Zahirra Dayal

Sundays smelled like burnt hair because that was when you had your hair tamed. First, your aunt took your wet hair and marshalled it with crocodile-teeth hair grips. Then, she released each small section from the mouth of the crocodile and aimed the Philips blow dryer like a gun at close range.

The stretching and pulling squinted your eyes. You heard the sizzling of your singed curls. The burnt smell floated around the room and into your nose, making your nostrils flare. You sat frozen to the stool for the hour it took to wage battle with Mother Nature. After your hair was blow dried, you studied the flattened version of yourself in the oval mirror of her oak dressing table. You felt the distance widen between you and the girl in the mirror. 

“That’s better,” she said, smoothing down your brown hair with the coconut oil spread like butter on her palms.  

You could feel the edge of your freedom 

“I’m not finished with you yet!” she snapped, sensing you were about to fidget. 

You didn’t move, supressing the raging restlessness that flowed through you. She divided your straightened hair into two, rolled it into four balls which she fixed with triangular pins that dug into your scalp. Last, she put a brown stocking over your head and told you not to take it off to seal in the straightness. She was terrified that rain, humidity or any form of invisible moisture would undo all of her work in an instant; so precarious is the nature of blow-dried hair.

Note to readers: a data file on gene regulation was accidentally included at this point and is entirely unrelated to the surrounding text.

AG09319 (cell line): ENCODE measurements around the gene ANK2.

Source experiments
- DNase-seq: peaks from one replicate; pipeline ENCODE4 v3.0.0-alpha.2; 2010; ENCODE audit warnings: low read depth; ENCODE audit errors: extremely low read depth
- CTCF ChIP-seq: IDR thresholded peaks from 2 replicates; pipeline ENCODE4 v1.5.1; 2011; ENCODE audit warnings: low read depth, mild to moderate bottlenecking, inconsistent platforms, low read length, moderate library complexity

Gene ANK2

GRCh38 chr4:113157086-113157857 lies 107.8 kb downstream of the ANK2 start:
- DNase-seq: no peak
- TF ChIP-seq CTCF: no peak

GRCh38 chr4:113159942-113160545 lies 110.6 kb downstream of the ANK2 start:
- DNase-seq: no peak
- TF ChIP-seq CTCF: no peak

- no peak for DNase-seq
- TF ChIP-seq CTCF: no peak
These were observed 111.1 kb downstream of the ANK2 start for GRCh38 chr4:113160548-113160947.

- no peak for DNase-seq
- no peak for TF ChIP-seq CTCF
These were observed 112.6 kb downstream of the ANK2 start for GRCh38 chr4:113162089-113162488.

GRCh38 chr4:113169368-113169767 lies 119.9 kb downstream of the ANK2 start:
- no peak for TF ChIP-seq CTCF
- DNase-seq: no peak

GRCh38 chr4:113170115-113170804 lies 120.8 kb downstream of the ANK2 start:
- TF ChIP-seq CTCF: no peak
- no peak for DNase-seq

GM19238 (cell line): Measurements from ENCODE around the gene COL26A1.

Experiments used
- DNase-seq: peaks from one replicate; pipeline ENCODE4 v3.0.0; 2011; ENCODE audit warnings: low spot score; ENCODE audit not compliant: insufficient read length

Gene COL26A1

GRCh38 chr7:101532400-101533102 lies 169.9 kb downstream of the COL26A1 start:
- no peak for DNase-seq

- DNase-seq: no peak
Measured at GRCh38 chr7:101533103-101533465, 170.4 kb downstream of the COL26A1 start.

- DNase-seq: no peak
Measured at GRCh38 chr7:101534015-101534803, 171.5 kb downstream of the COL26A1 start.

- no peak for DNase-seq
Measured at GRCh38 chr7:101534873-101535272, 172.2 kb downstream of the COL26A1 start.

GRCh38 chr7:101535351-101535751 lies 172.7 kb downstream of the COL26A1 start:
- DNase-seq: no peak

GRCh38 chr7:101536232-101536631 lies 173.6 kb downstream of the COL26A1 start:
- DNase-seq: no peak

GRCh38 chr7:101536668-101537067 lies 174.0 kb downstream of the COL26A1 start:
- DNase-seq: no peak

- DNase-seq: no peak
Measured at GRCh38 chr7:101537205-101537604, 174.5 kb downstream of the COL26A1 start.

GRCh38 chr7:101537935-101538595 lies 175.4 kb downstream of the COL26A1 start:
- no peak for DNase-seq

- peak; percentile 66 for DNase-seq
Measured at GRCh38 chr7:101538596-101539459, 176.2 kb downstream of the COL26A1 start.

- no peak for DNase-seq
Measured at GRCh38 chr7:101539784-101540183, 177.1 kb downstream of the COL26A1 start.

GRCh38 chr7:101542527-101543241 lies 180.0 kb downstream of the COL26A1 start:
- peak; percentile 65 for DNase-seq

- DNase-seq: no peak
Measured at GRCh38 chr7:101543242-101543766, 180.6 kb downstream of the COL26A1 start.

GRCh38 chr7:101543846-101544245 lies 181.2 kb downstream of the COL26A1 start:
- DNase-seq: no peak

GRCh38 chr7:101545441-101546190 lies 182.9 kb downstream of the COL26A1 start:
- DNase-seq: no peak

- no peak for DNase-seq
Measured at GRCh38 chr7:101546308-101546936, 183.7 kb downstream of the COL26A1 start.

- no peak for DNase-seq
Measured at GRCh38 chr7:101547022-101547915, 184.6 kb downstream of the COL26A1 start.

“Be careful with it or it will turn frizzy and wild again,” she warned before you broke free and ran outside to play.

Now that you own your hair and your Sundays, you wash it and leave it to dry naturally. It grows bigger as the moisture evaporates. A tangled mass of untameable brown curls rises to frame your face. The woman in the oval mirror smiles back.

Zahirra Dayal is a writer and language teacher living in London. She has also lived in Zimbabwe, South Africa and The United Arab Emirates and draws from these diverse experiences. She has stories in Fahmidan Journal, Ayaskala, Small Leaf Press, Opia, Odd Mag and Melbourne Culture Corner. She tweets (@ZahirraD).